Richard and Diane Van Vleck Personal Pages
The Home Habitat

2012 Barn Swallow Nesting Update


barn swallow nestling portrait

Nest Cup Placement
and Monitoring

In preparation for this year's nesting, all wooden nest cups were removed and rehung, none within 4 feet of last year's nest.  All nest cups were photographed from the top and the front before mounting.  This provided a reference image to determine when mud was smeared on the rim or grass or mud was added to the cup.  Nests were checked daily with a mirror and taken down for closer examination as required.  Top down photos were taken whenever the nests were removed for inspection.

Approximately half of the nests were emptied the day the young fledged and the nest contents saved in a zip lock bag.  Other nests were left untouched, to determine if emptying the nests between broods had an effect on reuse for the second brood.

Nest cups were identified by numbers located on the front and top of the backboard. The nest number was placed in triplicate on the top of the board so at least one was likely to not be covered with mudNests to be photographed were removed and placed on a base with the current date displayed.

Barn swallow nest with 6 eggs Barn swallow hatching Barn swallow nest with 6 eggs

Barn swallow nest with 7 nestlings Seven Barn swallow nestlings Barn swallow nest with 7 young

Barn swallow nestling exercising wings Note the seven nestlings in the above photos. While nests seem crowded, there have been no more fall outs with six and seven nestlings than with four or five.  This year there was only one fall out in a nest of 5. It was much too young to fly and was replaced in the nest. The next day it was under the nest again, this time dead. The other 4 nestlings fledged normally. The nestling in the photo at right is exercising it's wings while clinging to the rim of the nest. They seem quite capable of maintaining their grip, but I never approach the nests at this stage. Premature fledges are usually caused by fright, not clumsiness.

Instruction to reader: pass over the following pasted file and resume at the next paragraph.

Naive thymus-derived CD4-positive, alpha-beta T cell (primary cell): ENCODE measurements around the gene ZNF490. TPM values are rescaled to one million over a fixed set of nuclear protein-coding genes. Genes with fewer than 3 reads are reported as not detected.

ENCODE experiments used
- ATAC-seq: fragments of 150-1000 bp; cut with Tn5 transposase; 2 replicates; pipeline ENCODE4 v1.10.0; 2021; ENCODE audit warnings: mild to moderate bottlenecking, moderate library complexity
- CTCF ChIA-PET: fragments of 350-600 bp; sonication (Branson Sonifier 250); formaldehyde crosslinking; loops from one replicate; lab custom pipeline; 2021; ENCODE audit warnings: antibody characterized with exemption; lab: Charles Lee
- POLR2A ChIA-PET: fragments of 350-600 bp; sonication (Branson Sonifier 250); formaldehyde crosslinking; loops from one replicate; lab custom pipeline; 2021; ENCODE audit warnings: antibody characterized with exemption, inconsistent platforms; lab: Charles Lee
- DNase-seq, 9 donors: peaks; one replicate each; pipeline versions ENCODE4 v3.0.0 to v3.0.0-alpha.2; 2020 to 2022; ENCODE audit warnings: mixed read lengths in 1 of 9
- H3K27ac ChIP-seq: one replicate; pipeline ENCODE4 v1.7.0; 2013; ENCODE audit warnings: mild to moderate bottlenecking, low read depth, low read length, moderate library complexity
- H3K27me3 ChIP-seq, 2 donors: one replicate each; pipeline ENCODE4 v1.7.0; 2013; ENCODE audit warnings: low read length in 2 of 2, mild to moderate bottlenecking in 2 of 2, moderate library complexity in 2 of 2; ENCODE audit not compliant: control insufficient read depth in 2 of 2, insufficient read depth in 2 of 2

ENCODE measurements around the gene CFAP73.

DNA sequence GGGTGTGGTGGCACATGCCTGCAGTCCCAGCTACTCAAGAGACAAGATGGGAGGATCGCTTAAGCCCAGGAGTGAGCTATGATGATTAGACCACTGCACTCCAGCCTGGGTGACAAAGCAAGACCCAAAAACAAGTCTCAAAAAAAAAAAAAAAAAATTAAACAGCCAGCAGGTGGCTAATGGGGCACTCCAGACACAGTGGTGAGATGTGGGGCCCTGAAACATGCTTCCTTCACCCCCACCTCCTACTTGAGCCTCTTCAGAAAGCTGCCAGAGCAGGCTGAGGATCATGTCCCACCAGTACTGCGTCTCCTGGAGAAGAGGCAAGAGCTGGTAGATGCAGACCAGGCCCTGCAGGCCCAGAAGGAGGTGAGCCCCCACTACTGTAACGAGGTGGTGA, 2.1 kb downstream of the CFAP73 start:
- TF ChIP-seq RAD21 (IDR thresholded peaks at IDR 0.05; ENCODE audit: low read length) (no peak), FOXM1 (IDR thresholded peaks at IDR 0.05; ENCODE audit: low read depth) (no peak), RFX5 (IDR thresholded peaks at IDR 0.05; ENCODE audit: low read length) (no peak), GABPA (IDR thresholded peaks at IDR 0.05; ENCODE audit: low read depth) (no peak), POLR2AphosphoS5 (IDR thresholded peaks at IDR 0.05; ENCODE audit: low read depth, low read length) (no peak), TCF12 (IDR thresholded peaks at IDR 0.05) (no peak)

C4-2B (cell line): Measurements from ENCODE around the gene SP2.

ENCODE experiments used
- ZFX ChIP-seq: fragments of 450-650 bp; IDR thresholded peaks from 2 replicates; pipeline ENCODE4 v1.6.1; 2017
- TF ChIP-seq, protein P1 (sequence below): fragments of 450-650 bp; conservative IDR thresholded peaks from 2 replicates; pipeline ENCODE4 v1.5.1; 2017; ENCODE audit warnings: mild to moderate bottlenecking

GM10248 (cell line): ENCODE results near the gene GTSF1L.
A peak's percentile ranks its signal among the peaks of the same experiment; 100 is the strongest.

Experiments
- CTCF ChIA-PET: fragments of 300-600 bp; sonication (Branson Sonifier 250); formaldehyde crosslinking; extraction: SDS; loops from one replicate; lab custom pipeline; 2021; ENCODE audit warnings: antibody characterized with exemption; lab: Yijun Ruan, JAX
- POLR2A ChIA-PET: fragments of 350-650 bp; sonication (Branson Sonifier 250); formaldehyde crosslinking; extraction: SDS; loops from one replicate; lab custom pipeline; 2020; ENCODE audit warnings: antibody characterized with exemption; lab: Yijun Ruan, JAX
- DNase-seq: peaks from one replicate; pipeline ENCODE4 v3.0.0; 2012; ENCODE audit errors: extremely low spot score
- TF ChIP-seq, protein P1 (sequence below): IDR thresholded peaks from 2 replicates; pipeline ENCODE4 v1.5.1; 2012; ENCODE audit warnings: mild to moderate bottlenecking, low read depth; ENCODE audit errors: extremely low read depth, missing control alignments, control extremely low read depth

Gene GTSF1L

2012 Barn swallow colony nesting chart

Nest #20 was out of sync with the other nests, and accounts for the long tail at the end of the second nesting.  Five eggs were incubated in #20 for 18 days and then pitched.  A new clutch was begun 5 days later and two broods of 5 and 4 fledged successfully. 

2012 Barn swallow nesting in artificial nest cups 

As in previous years, the wood nest cups were readily accepted even though all cups were relocated at least 4 feet away from any location used in 2011.  18 of the 36 wood cups were used for the first brood and 6 new mud nests were built.  None of several old mud nests were used for the first brood.  And, none of the 6 new mud nests were built where a 2011 nest had been. (A reminder to myself - we don't always find what we expect).

2012 Barn swallow median date first egg laid

Swallows using the wood cups had a 10 day headstart on those pairs building a mud nest.  This year, this may not have been much of an advantage because August was cooler and wetter than usual and late nestings did fine. Often August is much hotter and bone dry, taking a toll on late nests.

Order barn swallow nest cups
A new barn swallow shelter
2012 barn swallow nesting
2012 barn swallow prey cam
Using artificial nest cups
2015-2016 barn swallow nesting
Attracting barn swallows
The Barn Swallow
barn swallow basics
Transplanting a barn swallow nest
2001 testing nest cups
barn swallow shelters

2010 - 2014 Northern flicker nestings
2014 house wren gourd use
2014 - A dramatic loss of many types of insects
barn swallow artificial nest cups
2014 barn owl nesting - prey study
A new barn swallow shelter for 2013
2010 barn owl nesting
2010 Update
Entire site index (outdated)
Starling traps
Using blinds in the home habitat
Providing perches for birds
Providing snags for wildlife
The ugly young maple
2001 - 2013 nest cams
Use of tomato cages as hunting perches by insectivorous song birds
Vultures, beetles and the resurrection of life

Species of interest in our yard - photos and articles
barn owl American kestrel purple martin barn swallow Eastern bluebird
tufted titmouse Eastern phoebe yellow shafted flicker tree swallow chimney swift
house wren big brown bat Carolina wren brown thrasher catbird
cedar waxwing Northern mockingbird
Yellow warbler Acadian flycatcher

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© 2012 American Artifacts and Richard Van Vleck, Taneytown, Maryland.